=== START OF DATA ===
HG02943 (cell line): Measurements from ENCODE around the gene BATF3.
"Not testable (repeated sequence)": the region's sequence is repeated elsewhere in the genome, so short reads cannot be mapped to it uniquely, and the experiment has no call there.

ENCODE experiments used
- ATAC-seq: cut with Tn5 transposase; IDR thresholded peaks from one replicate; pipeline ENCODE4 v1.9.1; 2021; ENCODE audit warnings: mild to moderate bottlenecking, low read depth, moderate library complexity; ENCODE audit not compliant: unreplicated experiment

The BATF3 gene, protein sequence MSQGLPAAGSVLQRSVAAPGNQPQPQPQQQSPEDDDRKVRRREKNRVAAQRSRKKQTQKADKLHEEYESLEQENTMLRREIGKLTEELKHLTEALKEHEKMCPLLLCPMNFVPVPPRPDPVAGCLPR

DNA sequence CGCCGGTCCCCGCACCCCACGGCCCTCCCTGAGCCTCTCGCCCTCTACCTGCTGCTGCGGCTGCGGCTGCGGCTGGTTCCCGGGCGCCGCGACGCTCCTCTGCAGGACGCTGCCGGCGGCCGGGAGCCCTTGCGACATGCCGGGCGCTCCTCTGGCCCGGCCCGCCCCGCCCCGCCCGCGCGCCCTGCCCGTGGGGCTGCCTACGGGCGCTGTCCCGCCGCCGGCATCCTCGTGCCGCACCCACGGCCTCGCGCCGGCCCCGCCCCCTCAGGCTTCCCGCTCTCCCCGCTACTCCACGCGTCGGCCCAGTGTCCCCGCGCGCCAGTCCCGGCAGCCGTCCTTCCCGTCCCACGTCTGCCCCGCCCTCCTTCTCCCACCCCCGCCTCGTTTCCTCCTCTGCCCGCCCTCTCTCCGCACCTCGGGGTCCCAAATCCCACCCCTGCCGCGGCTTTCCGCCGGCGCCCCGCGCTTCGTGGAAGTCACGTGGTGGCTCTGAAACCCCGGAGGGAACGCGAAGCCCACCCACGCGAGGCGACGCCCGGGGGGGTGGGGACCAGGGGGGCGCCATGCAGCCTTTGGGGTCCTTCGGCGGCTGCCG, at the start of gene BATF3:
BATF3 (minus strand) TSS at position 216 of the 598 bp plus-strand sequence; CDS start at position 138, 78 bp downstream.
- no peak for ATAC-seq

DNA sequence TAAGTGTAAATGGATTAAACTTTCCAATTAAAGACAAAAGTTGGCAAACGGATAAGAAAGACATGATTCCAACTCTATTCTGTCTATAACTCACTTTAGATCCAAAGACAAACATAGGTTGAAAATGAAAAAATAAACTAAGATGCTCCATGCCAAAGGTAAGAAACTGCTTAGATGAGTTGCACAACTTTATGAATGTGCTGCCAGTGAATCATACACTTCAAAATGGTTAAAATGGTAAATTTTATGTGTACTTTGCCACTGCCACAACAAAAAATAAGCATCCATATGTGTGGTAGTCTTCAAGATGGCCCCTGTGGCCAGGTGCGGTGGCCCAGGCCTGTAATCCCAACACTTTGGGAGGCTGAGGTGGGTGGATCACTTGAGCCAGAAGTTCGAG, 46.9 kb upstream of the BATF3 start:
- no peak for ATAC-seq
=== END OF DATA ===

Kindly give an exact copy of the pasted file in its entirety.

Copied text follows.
HG02943 (cell line): Measurements from ENCODE around the gene BATF3.
"Not testable (repeated sequence)": the region's sequence is repeated elsewhere in the genome, so short reads cannot be mapped to it uniquely, and the experiment has no call there.

ENCODE experiments used
- ATAC-seq: cut with Tn5 transposase; IDR thresholded peaks from one replicate; pipeline ENCODE4 v1.9.1; 2021; ENCODE audit warnings: mild to moderate bottlenecking, low read depth, moderate library complexity; ENCODE audit not compliant: unreplicated experiment

The BATF3 gene, protein sequence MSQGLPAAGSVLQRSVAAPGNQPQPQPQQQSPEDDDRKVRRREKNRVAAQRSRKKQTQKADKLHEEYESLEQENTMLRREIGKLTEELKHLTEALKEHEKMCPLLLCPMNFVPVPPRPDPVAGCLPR

DNA sequence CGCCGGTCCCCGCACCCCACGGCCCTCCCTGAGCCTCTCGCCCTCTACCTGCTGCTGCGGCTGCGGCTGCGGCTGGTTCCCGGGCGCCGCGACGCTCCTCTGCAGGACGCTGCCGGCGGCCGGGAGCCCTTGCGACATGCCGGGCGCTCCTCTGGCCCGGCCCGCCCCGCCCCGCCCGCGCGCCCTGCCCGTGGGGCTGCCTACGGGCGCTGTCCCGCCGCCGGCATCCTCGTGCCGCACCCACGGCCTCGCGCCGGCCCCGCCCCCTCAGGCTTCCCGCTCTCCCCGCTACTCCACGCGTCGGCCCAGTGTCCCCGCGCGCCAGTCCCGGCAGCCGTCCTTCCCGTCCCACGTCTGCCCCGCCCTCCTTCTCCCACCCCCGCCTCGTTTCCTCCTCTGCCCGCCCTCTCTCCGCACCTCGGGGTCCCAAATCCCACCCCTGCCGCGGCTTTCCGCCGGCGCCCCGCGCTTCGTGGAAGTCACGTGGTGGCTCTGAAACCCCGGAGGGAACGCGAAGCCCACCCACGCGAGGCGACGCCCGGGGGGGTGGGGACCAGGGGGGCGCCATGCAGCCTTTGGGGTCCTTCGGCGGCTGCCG, at the start of gene BATF3:
BATF3 (minus strand) TSS at position 216 of the 598 bp plus-strand sequence; CDS start at position 138, 78 bp downstream.
- no peak for ATAC-seq

DNA sequence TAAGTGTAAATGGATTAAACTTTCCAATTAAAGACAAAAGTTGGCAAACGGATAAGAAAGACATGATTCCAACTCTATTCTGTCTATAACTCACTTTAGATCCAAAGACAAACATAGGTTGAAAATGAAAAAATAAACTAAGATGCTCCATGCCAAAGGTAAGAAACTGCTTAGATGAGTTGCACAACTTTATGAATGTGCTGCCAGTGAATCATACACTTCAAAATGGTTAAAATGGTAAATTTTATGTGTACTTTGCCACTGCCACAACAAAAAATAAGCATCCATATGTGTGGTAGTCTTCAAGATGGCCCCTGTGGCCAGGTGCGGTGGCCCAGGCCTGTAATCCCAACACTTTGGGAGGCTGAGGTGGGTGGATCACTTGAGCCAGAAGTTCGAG, 46.9 kb upstream of the BATF3 start:
- no peak for ATAC-seq